In 2009, the company’s revenue was 2.9 billion dollars, after a fall of 15.9% compared to the previous year. In 2018, under the lead of Fran Horowitz, the current CEO, Abercrombie rised 3.5 billion dollars, and rose 3% compared to 2017. Today, the groups motors are Hollister and its local market.


The company is in its second phase of transformation: the fist one between 2015 and 2017 and was concentrated in stabilizing the company and switch its strategy to put the customer back in the center. The second one that goes until 2020, forecast a light rise while the transformation moves forward and the third, from 2021, goes through speeding its growth and becoming in one of the biggest omnichannel players in retail, the groups annual report stated. Only time will tell if this restructuration of the chain will work.


Polemics and sex

Another American giant that in the same decade has go from the top to the bottom is American Apparel. With a polemic and hypersexualized advertising, an offer of basics, lame and neon t-shirts, and the made in USA stamp, the phenomenon grew quickly in the beginning of the 2000, despite owning only a hundred stores. But in 2014, everything fell apart. One year earlier the group grew 3%, up to 710.5 million dollars, and survived several sexual abuse allegations against its founder and CEO, Dov Charney. The executive then gave the board of directors a resignation letter.


The company named as new CEO, Paula Schneider, former executives of companies in the sector like Warnaco or BCBG Max Azria. From that point, the group wondered without a destination, missing its strategy, turning low results, cutting its workforce and its store portfolio to try to recover profitability. In September of 2015, America Apparel was de-listed after its closed at 16 cents per share, and one month later, the company filed Chapter 11. Today, the brand is owned by Gildan Activewear, that externalized the production to Honduras and Nicaragua and closed all its phisical stores to operate only online.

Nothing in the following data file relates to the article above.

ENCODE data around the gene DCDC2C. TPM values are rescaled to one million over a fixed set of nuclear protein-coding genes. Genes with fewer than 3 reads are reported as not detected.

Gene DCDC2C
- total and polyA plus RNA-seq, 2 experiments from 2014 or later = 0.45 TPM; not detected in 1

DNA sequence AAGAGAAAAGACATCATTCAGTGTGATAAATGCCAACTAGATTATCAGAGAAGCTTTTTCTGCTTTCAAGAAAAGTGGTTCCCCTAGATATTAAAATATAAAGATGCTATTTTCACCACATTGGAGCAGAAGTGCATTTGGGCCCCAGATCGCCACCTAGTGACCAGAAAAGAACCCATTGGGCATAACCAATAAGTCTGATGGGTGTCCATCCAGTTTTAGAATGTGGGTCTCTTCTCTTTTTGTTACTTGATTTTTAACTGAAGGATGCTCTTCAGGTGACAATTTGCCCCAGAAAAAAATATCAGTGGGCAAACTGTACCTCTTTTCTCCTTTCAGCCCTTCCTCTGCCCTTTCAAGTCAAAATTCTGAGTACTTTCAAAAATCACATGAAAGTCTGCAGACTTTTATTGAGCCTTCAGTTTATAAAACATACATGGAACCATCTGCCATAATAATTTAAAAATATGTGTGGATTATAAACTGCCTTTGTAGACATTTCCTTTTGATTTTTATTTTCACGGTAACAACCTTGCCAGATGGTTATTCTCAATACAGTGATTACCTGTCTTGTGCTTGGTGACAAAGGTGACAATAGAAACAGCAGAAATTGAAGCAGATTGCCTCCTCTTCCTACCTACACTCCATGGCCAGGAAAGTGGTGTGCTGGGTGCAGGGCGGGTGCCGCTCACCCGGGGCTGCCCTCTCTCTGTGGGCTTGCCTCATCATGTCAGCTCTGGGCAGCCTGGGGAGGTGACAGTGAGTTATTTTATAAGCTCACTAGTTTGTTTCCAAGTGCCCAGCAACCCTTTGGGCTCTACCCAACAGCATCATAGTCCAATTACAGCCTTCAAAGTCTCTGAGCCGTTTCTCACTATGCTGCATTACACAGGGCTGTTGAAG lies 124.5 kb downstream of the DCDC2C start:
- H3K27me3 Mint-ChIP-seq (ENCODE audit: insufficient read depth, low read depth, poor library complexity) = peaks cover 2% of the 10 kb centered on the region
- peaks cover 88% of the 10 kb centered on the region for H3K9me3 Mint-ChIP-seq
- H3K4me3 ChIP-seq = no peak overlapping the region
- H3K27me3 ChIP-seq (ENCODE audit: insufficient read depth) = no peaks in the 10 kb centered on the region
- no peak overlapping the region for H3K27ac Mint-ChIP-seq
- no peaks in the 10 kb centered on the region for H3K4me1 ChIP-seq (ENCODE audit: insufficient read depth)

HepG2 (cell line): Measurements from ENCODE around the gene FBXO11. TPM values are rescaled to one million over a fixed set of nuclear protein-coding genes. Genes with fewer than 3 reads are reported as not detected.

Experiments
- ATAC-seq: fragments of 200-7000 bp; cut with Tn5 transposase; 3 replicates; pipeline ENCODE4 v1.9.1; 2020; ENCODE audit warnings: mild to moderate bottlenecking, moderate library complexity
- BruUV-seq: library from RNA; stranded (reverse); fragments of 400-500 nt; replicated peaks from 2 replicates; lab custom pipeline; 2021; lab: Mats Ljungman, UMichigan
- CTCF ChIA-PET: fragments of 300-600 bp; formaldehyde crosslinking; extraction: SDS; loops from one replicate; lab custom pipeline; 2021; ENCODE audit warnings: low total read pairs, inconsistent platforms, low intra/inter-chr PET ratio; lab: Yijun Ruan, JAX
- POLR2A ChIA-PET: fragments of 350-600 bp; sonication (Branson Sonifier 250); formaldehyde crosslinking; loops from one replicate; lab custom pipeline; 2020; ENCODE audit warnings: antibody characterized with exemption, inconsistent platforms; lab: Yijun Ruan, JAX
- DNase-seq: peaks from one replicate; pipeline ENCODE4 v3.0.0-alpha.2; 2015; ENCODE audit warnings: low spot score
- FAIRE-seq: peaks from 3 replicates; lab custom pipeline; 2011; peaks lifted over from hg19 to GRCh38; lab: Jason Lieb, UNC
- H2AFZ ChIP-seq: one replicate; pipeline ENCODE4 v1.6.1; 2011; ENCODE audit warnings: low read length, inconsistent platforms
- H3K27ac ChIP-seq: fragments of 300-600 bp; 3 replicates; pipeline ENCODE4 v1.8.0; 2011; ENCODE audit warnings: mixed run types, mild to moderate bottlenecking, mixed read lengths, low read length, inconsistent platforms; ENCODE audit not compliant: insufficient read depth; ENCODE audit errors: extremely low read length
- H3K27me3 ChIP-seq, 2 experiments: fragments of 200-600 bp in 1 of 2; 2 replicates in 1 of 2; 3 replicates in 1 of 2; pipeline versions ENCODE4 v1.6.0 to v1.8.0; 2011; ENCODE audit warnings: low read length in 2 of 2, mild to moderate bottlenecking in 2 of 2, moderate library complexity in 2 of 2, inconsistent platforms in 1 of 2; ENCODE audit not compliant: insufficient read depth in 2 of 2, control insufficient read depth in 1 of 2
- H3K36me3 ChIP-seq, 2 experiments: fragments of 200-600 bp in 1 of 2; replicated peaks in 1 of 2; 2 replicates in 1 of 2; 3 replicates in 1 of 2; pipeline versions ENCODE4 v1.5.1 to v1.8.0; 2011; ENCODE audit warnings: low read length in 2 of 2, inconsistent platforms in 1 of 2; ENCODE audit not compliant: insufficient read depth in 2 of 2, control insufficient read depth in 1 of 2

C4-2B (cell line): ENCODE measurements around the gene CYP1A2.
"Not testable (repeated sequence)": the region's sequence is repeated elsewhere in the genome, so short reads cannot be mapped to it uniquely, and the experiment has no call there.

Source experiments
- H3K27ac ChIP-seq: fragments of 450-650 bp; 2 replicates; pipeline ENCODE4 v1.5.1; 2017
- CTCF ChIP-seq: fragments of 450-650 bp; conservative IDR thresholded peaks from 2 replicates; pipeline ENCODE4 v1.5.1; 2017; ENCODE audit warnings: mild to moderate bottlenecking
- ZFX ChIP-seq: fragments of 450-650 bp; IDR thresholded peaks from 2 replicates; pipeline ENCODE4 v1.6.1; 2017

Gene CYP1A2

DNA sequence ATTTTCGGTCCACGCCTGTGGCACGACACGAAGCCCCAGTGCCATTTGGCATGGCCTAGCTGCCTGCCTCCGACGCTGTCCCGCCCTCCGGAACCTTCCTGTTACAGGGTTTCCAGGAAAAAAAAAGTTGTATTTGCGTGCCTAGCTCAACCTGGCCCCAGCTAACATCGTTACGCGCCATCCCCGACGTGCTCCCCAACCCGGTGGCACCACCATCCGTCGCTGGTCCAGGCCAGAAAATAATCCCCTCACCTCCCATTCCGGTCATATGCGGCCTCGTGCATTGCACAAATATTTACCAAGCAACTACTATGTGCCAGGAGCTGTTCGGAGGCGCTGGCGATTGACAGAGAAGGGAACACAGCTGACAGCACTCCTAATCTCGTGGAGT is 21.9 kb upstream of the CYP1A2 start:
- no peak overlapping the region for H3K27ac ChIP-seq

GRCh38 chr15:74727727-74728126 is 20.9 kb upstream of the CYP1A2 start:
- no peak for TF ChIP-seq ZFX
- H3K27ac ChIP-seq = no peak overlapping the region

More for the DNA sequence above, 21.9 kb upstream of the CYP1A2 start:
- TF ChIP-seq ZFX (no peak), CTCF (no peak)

United States had, before the Primark phenomenon, its own low-cost, Forever21, that today is decreasing its numbers. Forever21 arrived in Spain in 2011 with a huge amount of expectation, a line of 600 people in the entrance and the daughter of the founder, Linda Change cutting the inauguration ribbon. The formula? Fashion at a low price. Its speed at the time of copying trends from the runway has left the brand with more than fifty lawsuits from brands like Diane von Furstenberg or Anna Sui.





Prices, on the other hand, were amongst the lowest in the American fashion offer: according to a research elaborated by Brean Murray in 2010, Forever21 was, back then, the cheapest young fashion chain in the country, with an average price of 15.34 dollars per item. Same as many as its competitors the company took time to open in international markets, but not even in its local market the brand counted with an extended store network. In 2015, Forever21 counted with less than 500 stores, while Zara already overcomed the thousand stores all around the world, eight years earlier.